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US says Capitol rioters were meant to capture, assassinate officials


Federal prosecutors have reported new assessment on last week’s siege of the US Capitol by President Donald Trump’s supporters saying in a court filing that rioters intended to capture and assassinate elected officials.

The filing, submitted by Justice Department lawyers late on Thursday, 14 January, sought the detention of Jacob Chansley of Arizona, the QAnon conspiracy theorist who was photographed wearing horns standing at the desk of vice president Mike Pence in the chamber of the US senate.

“Strong evidence, including Chansley’s own words and actions at the Capitol, supports that the intent of the Capitol rioters was to capture and assassinate elected officials in the United States government, prosecutors wrote.

The detention memo, written by Justice Department lawyers in Arizona, goes into greater detail about the FBI’s investigation into Chansley, revealing that he left a note for Pence warning that it was only a matter of time, and that justice was coming.

The prosecutor’s assessment comes as they and federal agents have begun bringing more serious charges tied to violence at the Capitol, including revealing cases on Thursday against one man, retired firefighter Robert Sanford, on charges that he hurled a fire extinguisher at the head of one police officer and another, Peter Stager, of beating a different officer with a pole bearing an American flag.

In Chansley’s case, prosecutors said the charges involve active participation in an insurrection attempting to violently overthrow the United States government, and warned that the insurrection is still in progress as law enforcement prepares for more demonstrations in Washington, DC and state capitals.

They also suggested he suffers from drug abuse and mental illness and told the judge he poses a serious flight risk.

“Chansley has spoken openly about his belief that he is an alien, a higher being, and he is here on Earth to ascend to another reality, they wrote.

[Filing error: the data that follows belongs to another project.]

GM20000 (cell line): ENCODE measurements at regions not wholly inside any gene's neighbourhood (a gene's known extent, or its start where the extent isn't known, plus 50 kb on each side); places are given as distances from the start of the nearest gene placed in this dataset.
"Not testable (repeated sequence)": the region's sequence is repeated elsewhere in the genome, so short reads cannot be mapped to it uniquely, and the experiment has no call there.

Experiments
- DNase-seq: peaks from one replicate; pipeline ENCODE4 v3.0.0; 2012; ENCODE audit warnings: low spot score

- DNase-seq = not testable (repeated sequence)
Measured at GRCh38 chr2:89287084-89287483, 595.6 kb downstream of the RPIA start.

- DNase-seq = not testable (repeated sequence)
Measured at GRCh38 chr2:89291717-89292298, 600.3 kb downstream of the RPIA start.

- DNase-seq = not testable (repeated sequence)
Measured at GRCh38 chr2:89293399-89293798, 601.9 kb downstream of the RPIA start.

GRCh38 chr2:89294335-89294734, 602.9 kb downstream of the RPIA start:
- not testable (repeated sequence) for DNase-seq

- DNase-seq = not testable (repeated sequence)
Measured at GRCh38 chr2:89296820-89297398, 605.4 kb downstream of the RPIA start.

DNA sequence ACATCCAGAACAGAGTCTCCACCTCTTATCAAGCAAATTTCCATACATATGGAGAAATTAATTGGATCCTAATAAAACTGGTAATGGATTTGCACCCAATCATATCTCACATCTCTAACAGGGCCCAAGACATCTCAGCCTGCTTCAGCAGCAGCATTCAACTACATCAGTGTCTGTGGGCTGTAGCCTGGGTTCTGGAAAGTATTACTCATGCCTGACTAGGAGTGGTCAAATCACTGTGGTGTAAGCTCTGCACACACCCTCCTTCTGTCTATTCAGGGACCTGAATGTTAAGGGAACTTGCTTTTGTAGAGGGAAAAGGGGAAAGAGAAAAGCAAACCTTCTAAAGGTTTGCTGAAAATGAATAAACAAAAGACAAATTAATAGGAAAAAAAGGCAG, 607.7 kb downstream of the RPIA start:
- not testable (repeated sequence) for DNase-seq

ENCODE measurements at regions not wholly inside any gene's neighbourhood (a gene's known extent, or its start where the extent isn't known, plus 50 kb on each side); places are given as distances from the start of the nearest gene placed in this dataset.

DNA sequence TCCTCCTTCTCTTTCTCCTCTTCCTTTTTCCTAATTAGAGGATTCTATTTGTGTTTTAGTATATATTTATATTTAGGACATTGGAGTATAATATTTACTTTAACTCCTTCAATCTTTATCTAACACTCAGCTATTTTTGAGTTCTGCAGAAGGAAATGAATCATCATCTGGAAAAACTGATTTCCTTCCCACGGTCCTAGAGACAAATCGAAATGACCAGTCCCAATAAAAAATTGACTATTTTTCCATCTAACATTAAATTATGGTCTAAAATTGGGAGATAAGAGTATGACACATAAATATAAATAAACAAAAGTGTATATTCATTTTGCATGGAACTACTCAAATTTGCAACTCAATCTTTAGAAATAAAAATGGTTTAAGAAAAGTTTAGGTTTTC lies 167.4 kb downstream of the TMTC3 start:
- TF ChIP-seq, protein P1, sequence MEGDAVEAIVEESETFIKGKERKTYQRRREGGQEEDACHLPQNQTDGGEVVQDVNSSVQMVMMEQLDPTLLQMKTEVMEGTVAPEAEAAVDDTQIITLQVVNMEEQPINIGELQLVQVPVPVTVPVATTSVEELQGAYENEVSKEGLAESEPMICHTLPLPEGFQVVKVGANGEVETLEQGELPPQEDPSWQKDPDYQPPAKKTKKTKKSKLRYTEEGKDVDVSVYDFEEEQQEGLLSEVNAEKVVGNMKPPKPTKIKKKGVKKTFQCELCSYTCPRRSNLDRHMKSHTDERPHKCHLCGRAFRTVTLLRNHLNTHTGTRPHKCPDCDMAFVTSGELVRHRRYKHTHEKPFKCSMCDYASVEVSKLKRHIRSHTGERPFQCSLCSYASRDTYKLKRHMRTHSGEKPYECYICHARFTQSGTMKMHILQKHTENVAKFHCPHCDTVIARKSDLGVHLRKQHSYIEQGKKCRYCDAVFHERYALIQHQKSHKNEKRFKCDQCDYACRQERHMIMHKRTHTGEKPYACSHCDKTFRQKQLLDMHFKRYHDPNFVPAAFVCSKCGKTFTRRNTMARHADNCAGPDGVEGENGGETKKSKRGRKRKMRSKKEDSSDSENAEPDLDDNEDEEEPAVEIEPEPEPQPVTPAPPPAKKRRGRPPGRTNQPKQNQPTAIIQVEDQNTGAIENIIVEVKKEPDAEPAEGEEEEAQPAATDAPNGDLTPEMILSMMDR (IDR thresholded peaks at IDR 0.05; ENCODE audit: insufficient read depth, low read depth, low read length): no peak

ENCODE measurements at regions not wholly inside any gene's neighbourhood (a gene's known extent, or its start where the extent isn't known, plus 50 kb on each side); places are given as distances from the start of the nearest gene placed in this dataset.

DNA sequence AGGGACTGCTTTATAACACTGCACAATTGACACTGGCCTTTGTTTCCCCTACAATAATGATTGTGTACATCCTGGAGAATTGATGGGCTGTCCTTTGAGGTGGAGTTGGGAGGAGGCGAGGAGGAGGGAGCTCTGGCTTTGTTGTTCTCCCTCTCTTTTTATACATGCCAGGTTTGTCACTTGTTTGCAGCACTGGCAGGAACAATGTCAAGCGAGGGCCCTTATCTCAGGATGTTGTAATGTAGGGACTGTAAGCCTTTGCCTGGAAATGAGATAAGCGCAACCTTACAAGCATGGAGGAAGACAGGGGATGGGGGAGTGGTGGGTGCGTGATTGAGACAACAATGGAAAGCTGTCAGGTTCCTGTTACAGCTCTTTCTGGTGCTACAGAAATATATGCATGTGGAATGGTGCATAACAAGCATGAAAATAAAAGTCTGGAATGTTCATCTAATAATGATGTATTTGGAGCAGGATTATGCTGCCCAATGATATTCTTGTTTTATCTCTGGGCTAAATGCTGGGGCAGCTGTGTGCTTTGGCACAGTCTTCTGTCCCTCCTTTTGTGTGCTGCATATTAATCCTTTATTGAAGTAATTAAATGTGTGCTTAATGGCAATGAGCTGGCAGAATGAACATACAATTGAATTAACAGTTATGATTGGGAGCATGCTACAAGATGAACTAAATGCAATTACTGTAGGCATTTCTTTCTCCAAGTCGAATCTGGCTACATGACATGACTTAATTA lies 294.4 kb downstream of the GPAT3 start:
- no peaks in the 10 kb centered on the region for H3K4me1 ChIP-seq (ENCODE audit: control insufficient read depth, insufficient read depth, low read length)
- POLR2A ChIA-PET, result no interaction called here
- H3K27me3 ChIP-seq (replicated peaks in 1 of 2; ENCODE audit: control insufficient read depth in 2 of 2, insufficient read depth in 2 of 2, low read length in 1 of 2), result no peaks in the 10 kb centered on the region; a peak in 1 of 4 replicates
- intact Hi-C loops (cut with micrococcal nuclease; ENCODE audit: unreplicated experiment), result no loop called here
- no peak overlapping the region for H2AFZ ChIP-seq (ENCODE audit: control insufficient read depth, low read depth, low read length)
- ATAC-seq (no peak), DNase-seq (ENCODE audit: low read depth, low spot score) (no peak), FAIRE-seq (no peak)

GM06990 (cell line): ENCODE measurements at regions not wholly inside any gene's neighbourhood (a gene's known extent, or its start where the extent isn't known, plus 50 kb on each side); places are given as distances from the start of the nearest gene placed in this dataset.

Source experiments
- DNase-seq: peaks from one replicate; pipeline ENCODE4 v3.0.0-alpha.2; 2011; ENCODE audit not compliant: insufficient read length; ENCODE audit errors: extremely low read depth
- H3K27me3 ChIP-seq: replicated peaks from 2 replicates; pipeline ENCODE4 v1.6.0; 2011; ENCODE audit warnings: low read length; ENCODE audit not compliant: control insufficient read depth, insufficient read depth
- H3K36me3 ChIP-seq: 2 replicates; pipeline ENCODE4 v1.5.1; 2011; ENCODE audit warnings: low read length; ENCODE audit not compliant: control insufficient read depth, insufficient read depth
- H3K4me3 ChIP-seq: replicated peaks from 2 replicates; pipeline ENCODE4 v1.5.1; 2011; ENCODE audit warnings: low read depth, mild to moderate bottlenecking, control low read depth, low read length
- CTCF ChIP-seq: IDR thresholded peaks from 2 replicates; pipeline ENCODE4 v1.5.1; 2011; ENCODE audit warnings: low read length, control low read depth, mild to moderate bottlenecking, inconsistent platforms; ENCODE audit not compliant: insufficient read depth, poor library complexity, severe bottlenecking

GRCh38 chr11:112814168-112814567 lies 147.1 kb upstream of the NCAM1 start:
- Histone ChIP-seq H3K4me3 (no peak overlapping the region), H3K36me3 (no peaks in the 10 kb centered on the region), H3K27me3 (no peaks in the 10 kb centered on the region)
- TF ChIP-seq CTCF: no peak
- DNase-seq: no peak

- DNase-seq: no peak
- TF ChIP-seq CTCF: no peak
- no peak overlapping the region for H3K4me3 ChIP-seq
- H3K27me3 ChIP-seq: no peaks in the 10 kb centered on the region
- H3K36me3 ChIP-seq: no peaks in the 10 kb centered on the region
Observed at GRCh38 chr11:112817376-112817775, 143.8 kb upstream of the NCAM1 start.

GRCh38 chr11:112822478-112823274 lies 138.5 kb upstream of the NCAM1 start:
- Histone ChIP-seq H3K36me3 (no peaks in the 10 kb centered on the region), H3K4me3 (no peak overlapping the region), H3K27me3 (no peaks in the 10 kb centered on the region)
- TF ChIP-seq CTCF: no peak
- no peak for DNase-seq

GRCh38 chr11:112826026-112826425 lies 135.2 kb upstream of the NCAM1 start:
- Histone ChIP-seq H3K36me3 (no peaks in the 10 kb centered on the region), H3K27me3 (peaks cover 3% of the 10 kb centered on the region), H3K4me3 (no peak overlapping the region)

The Justice Department has brought more than 80 criminal cases in connection with the violent riots at the US Capitol last week, in which Trump’s supporters stormed the building, ransacked offices and in some cases, attacked police.

The filing gives further insight into the FBI inquiry on the day of chaos, which left elected officials holed up fearing for their lives and at least five people dead, including one police officer.

Many of the people charged so far were easily tracked down by the FBI, which has more than 200 suspects, thanks in large part to videos and photos posted on social media.

Michael Sherwin, the acting US attorney for the District of Columbia, has said while many of the initial charges may seem minor, he expects much more serious charges to be filed as the Justice Department continues its investigation.

In a bipartisan vote, Trump was impeached on Wednesday, 13 January, for ‘incitement of insurrection’ by egging on a huge crowd of his supporters to march on Congress.

The centre of Washington, DC was in lockdown early on Friday, 15 January, as more than 20,000 armed national guard troops were mobilised after officials warned of the threat of more violence at the presidential inauguration of Joe Biden on January 20, as well as in state capitals.

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